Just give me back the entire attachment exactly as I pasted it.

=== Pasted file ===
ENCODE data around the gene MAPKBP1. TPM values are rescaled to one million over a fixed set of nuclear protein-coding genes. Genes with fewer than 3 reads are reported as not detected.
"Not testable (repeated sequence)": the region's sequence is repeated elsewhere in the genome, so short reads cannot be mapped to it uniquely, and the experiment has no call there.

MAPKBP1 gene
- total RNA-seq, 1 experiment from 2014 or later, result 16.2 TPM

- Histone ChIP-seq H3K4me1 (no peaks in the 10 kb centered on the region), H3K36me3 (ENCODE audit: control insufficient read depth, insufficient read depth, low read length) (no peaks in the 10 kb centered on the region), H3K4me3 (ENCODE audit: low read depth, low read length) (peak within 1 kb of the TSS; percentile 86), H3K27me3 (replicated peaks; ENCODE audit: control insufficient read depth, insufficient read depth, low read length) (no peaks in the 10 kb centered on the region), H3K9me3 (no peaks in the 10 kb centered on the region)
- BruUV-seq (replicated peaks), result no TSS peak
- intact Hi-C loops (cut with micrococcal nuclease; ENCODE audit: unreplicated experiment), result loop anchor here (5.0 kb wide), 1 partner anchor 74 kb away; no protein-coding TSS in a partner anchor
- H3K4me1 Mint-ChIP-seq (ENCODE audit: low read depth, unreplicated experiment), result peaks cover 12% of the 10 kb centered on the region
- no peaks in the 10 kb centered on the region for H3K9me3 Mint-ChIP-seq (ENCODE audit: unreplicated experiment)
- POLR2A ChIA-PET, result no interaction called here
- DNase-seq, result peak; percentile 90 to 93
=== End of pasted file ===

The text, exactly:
ENCODE data around the gene MAPKBP1. TPM values are rescaled to one million over a fixed set of nuclear protein-coding genes. Genes with fewer than 3 reads are reported as not detected.
"Not testable (repeated sequence)": the region's sequence is repeated elsewhere in the genome, so short reads cannot be mapped to it uniquely, and the experiment has no call there.

MAPKBP1 gene
- total RNA-seq, 1 experiment from 2014 or later, result 16.2 TPM

- Histone ChIP-seq H3K4me1 (no peaks in the 10 kb centered on the region), H3K36me3 (ENCODE audit: control insufficient read depth, insufficient read depth, low read length) (no peaks in the 10 kb centered on the region), H3K4me3 (ENCODE audit: low read depth, low read length) (peak within 1 kb of the TSS; percentile 86), H3K27me3 (replicated peaks; ENCODE audit: control insufficient read depth, insufficient read depth, low read length) (no peaks in the 10 kb centered on the region), H3K9me3 (no peaks in the 10 kb centered on the region)
- BruUV-seq (replicated peaks), result no TSS peak
- intact Hi-C loops (cut with micrococcal nuclease; ENCODE audit: unreplicated experiment), result loop anchor here (5.0 kb wide), 1 partner anchor 74 kb away; no protein-coding TSS in a partner anchor
- H3K4me1 Mint-ChIP-seq (ENCODE audit: low read depth, unreplicated experiment), result peaks cover 12% of the 10 kb centered on the region
- no peaks in the 10 kb centered on the region for H3K9me3 Mint-ChIP-seq (ENCODE audit: unreplicated experiment)
- POLR2A ChIA-PET, result no interaction called here
- DNase-seq, result peak; percentile 90 to 93